Thriving enterprise is crucial to sustainable local economies, but smaller businesses face marketing challenges. They can’t afford the expensive national newspaper or TV advertising campaigns large corporations regularly use to build their brand. They can print and put their flyer in neighbourhood mailboxes, but can be both expensive and wasteful; not only does it create a lot of paper that just goes into the blue box (we hope) unread, but much of it goes to households who aren’t likely clients. So what to do? Online advertising is one alternative, but there are also more humanizing approaches.
Since our Green Party riding association joined the Greater Barrie Chamber of Commerce six years ago, I’ve learned first-hand the power of network marketing. Requiring only that you attend meetings and exchange introductions and business cards with other members, it creates leads and future business without papering the town. Chamber activities do wonderful things to help connect and promote local businesses to each other and the public.
More recently, the Business Networking International (BNI) “Simcoe Executives” chapter has adopted Living Green as their sponsored charity member, donating the annual membership fee and fundraising on behalf of our local projects, like tree-planting.
BNI is more structured than most networking activities: each chapter forms a tight group of mutually supporting members. The special twist is that instead of marketing to each other, members effectively becomes sales reps for each other, through referrals. For example, a BNI member who is a house cleaner notices a leaking pipe and refers the homeowner to the plumber from their BNI chapter. The homeowner benefits from an established relationship with a trusted provider (instead of having to choose blindly from phone book ads or mailbox flyers), while the tradesperson gets business without advertising cost.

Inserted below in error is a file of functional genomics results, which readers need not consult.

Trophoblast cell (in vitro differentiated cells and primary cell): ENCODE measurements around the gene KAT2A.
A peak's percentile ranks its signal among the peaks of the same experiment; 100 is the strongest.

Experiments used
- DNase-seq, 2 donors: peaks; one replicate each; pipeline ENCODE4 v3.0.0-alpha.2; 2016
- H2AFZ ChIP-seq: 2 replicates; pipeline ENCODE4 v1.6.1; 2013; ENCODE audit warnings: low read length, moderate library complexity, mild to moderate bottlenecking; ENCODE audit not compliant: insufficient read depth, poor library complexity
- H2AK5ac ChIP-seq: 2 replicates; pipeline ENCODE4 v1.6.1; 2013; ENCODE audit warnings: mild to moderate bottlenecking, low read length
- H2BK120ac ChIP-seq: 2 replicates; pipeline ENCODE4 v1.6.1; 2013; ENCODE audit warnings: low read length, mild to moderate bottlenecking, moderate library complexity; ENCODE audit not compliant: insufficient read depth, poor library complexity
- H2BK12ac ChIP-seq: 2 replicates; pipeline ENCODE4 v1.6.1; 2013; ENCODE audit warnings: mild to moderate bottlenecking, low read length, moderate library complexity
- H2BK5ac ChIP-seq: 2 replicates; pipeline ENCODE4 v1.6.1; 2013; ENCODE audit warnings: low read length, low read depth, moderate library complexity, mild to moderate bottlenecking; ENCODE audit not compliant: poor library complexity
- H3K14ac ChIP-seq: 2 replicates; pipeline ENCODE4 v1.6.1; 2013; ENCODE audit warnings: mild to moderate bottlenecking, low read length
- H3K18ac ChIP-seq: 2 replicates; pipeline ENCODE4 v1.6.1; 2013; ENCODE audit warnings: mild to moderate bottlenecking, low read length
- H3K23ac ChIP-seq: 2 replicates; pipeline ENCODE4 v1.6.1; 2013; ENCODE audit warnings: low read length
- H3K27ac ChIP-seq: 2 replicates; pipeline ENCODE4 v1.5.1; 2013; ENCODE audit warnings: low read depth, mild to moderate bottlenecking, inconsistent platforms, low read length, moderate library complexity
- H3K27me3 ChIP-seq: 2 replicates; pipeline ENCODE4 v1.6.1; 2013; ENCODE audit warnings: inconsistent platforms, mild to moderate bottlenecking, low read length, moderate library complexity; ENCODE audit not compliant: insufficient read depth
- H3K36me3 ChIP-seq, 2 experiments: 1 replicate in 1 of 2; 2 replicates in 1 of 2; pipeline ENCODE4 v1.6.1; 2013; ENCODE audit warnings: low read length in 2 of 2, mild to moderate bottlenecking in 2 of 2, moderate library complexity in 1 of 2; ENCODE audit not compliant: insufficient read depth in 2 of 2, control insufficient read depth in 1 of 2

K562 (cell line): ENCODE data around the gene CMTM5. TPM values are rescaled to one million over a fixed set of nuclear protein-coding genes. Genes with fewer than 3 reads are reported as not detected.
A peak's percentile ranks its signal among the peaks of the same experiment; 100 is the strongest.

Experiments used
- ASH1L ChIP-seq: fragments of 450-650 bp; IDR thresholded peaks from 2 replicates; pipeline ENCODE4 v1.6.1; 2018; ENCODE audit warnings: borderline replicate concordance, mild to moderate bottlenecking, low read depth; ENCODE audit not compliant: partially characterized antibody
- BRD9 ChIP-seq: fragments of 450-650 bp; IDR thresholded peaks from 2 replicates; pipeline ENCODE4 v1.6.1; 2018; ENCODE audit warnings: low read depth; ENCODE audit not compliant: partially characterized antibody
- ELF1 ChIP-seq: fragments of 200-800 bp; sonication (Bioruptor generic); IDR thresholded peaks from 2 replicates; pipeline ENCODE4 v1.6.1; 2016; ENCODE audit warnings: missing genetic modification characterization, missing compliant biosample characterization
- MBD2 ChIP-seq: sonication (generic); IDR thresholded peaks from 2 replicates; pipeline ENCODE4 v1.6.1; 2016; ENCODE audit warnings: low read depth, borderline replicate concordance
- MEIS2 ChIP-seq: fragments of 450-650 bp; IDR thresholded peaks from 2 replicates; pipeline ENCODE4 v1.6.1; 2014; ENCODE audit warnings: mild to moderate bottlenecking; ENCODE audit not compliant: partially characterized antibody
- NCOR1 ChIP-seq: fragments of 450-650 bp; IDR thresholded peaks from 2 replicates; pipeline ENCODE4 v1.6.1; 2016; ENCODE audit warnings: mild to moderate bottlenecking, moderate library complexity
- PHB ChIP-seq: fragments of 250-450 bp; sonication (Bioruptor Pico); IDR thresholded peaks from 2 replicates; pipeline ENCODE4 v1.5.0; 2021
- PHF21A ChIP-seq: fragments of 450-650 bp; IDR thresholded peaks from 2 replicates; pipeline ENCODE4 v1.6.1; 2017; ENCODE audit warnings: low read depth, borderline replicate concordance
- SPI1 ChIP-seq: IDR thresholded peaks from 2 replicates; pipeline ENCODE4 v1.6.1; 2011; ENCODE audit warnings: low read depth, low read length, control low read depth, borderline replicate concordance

The basic principle is called “Givers Gain” (a version of “what goes around, comes around”), and by carrying each other’s business cards and recommending them to clients in need, members build up each other’s businesses. All this happens during the course of their regular day, rather than having to hire a dedicated sales force, do cold calls, or cut down trees.
If you’re curious about how BNI can help you grow your business, a fantastic opportunity is coming up to experience it first-hand. Simcoe Executives’ annual “Great Canadian Breakfast” is Wednesday, July 17th, 7 a.m. at Tangle Creek Golf Course. Along with a deluxe breakfast, you will network with hundreds of other local businesses, get inspiring self-promotion ideas as BNI chapters compete in the Infomercial Challenge, and hear keynote speaker and Master Performance Coach Rich Grof’s “Tale of a Lion, a Monkey, and a Bucket of $100 bills”.
No tickets at the door, they must be booked by July 10, so to get your spot now, call Gwen at 705-722-5377 or email firstname.lastname@example.org.
Published as my Root Issues column in the Barrie Examiner under the title "Networking event a great way to make new contacts".